The critical attitude encouraged by the deconstructive gesture for coping with the metaphysics of the rational mode of knowing leans on the postulate according to which modernity is synonymous with rationality; given that modernity is the epoch from which post modernity demarcates itself. For, from the post-modern intellectual point of view, a philosophical reflection must constitute itself as radical critique (Hildenbrand, 1979). A similar problematique is posed for management and organisation research: in order to demarcate ourselves from the conception of research in our field as the improvement of rational designs and axiomatic models, we have to allow a radical critique to emerge and to investigate the possibilities of re-thinking our world in ways which we have not tried before (Foucault, 1984).
The criticism levelled against rationality is, in a sense, a translation of our disenchantment with the world, or, in Weber's term, the Entzauberung. The discontent in our field most certainly expresses an Entzauberung with the actual state of our achievements in terms of theory building. But there are, of course, thinkers in our field and outside it who are not disenchanted. Habermas (1985), for instance, in his contention with modernity, points out that Hegel was the first philosopher who seriously investigated and developed this notion and it is to him (Hegel) that we have to go back to if we wish to understand the intriguing relationship between modernity and rationality. A modernity, which, according to Habermas, continued to be unproblematic from Hegel to Weber until it suddenly, fell in disgrace and became the target of a heavy critique (Hildenbrand, 1979). However, this reflection of the return to Hegel suggested by Habermas is quite problematic since it asks us to return to the Hegelian paradox of the Aufklärung. In this paradox we are promised freedom by Hegel under the condition that we submit our individual ontology to the raison d'‚tat. Satisfaction will then be distributed to us through institutions created by the state for the good benefit of the subjects. What Hegel regarded as the marks of excellence of modernity--the individualism and the postmodernists see autonomy of conduct, the right to criticize and the liberty of conscience-- as the marks of servitude. Thus, these marks having been conceived within the textuality of the Hegelian Aufklärung, were ideologically rather than philosophically rooted and were meant as dogmas rather than as aesthetic visions (Rosset, 1973).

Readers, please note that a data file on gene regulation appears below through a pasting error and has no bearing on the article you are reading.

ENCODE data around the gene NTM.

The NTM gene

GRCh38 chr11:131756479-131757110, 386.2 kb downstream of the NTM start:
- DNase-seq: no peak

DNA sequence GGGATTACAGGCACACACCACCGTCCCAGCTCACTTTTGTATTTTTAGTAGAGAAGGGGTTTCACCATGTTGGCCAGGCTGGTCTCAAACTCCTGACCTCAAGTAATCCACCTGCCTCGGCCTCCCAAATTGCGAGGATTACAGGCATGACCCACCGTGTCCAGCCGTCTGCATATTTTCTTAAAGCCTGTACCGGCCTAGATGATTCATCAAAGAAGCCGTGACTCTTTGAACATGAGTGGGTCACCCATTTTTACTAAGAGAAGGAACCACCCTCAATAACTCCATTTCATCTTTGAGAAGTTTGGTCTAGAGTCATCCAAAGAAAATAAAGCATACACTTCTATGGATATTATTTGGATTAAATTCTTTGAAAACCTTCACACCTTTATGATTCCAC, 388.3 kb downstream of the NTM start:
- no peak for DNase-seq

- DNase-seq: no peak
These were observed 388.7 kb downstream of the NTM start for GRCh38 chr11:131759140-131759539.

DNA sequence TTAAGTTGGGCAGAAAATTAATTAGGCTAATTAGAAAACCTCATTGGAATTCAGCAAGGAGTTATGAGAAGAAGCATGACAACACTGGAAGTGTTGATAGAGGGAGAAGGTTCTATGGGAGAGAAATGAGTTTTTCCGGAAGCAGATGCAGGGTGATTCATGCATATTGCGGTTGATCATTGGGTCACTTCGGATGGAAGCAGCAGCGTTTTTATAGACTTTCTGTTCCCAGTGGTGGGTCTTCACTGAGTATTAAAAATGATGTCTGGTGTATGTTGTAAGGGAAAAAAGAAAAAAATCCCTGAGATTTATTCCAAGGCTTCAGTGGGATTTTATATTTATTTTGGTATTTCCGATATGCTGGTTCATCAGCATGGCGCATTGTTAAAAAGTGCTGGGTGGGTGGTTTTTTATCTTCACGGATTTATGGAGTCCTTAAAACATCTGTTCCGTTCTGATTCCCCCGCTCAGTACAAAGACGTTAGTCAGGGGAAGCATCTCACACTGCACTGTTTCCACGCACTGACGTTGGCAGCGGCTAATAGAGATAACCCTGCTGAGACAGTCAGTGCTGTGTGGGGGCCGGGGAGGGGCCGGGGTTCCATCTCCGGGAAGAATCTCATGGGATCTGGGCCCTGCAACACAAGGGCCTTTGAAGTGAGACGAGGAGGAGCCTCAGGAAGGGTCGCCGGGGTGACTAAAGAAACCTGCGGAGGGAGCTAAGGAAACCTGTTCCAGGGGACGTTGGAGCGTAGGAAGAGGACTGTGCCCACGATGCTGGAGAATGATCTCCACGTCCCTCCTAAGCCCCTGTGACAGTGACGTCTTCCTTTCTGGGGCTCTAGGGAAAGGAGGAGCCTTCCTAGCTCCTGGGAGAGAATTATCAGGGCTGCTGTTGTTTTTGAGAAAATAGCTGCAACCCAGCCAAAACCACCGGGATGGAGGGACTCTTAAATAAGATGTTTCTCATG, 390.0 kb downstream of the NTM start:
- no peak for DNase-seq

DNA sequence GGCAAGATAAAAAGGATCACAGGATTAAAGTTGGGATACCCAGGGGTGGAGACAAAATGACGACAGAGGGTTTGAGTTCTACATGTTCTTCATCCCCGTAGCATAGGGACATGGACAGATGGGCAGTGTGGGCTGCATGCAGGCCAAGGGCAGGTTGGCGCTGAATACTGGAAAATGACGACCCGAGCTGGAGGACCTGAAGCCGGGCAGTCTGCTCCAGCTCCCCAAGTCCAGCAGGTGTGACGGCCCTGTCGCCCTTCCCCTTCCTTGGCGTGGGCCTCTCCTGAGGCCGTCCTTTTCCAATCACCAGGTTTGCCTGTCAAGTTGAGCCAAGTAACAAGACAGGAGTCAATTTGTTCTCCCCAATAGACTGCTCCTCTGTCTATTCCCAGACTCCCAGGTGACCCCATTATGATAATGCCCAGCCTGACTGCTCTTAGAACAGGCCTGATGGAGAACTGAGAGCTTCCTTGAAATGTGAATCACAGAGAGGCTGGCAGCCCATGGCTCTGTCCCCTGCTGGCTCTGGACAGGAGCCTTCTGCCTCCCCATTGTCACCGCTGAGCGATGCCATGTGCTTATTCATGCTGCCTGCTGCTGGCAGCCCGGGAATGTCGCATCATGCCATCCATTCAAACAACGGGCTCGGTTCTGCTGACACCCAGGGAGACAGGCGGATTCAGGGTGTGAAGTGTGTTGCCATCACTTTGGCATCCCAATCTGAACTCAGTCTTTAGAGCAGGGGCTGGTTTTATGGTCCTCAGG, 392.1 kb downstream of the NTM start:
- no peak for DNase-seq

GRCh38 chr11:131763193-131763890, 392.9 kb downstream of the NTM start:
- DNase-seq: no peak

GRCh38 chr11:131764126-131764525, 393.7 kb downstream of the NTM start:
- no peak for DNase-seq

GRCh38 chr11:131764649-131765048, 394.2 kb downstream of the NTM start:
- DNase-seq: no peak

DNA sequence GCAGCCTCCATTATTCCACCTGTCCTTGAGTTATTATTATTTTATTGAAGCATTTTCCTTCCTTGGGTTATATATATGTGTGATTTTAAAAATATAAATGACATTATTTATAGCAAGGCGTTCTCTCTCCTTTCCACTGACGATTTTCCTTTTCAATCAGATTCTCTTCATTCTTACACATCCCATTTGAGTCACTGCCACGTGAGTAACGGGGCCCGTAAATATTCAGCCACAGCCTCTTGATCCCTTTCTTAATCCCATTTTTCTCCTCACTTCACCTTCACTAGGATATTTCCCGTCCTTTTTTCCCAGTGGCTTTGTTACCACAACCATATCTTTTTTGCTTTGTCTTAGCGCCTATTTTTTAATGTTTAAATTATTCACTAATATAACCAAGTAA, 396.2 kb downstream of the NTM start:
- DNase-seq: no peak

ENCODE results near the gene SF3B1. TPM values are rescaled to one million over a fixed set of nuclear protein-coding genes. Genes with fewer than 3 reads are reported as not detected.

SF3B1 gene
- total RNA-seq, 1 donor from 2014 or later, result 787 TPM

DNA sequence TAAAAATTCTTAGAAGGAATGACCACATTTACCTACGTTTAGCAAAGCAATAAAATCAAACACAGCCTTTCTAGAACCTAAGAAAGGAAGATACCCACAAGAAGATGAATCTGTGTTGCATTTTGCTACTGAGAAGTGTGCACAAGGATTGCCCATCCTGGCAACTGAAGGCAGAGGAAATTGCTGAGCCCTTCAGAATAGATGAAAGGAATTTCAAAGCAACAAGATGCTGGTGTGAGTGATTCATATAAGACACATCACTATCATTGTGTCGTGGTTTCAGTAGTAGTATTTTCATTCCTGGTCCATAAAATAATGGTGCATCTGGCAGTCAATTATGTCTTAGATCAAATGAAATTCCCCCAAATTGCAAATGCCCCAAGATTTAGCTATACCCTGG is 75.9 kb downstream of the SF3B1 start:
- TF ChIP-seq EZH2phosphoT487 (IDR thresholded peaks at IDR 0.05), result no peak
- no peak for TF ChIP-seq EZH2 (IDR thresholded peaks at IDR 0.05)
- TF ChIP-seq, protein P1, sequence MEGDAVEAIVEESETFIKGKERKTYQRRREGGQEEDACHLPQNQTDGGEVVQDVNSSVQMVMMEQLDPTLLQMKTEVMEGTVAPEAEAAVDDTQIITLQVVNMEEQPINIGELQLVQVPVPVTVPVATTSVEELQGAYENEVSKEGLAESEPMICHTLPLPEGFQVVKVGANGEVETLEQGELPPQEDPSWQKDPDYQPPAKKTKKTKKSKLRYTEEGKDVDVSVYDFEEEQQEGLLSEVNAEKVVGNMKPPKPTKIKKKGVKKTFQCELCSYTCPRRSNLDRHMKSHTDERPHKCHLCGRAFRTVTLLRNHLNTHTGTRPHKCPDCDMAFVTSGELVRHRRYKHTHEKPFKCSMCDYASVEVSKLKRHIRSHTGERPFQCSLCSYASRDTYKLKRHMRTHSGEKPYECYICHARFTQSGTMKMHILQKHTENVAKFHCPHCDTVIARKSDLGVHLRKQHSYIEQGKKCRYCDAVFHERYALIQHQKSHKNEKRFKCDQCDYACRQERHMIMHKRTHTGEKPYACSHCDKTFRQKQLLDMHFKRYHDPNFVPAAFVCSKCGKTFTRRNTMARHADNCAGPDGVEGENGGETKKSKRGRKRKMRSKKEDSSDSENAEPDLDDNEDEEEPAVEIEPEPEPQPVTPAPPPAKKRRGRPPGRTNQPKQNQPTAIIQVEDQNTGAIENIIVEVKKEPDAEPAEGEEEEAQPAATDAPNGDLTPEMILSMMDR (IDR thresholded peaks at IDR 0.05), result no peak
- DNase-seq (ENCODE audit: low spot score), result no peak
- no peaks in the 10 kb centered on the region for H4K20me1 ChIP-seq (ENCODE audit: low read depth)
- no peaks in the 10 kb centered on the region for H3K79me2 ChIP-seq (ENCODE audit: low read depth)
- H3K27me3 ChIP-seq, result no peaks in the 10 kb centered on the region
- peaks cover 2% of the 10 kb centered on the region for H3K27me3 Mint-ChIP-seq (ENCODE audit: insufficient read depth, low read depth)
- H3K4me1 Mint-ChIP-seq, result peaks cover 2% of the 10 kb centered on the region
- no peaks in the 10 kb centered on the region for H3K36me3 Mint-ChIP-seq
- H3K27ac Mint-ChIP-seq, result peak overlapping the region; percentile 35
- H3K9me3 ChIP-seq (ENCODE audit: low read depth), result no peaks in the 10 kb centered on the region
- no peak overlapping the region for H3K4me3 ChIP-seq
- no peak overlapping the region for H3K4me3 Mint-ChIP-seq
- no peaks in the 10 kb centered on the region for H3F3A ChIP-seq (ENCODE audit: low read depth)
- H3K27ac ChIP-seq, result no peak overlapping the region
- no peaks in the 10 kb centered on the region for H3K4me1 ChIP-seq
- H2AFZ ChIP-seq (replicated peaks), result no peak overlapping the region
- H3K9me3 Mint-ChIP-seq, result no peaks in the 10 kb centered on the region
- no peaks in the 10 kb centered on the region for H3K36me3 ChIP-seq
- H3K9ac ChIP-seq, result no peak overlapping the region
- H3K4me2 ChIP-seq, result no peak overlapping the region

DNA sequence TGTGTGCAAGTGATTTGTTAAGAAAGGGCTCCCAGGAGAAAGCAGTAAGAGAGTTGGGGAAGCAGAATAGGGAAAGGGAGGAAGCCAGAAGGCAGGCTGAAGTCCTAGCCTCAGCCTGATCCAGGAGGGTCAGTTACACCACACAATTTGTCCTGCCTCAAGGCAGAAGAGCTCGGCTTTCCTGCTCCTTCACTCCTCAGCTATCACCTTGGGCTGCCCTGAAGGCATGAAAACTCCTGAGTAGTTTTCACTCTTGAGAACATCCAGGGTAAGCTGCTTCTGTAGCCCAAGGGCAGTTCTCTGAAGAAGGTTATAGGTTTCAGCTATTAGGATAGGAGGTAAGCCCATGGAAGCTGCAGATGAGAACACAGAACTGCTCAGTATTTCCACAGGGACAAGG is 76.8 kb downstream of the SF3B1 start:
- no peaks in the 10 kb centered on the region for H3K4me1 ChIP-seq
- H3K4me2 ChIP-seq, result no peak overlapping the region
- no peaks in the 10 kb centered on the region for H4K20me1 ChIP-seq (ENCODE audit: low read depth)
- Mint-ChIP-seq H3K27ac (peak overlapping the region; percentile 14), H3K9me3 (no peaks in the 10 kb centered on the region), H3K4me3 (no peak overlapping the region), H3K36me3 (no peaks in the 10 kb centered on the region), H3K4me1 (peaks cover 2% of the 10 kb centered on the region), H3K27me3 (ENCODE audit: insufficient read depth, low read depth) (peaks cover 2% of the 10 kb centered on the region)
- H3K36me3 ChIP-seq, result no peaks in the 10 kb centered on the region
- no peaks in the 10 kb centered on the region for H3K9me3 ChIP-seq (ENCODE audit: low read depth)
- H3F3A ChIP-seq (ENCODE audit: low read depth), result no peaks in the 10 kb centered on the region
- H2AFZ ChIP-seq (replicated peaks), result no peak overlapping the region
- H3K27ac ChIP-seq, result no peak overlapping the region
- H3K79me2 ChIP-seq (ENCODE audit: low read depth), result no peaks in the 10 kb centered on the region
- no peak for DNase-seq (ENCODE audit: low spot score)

Based on these marks, modernity has enhanced its grip on what we today conceive of as management and organisations: the political and economical forms of organisations and institutions engendered by this modernity presuppose the submission of a functional individual who willingly signs the Hegelian contract. Perhaps it is so that the sine qua non for an efficient functioning of the modern form of organisations are individuals who are docile rather than volitional as well as objects informed by norms rather than knowing subjects. A shift and a reorientation must take place and be reflected in our research. The post-modern project underlines the necessity of this shift (Maffesoli, 1988), which, to some extent, has already taken place: from the modern forms of organisations to post-modern ones, where organisations have become more of groups holding together their members on an affective rather than on a contractual basis, with personae having ontologically evolving roles instead of individuals with structurally determined functions.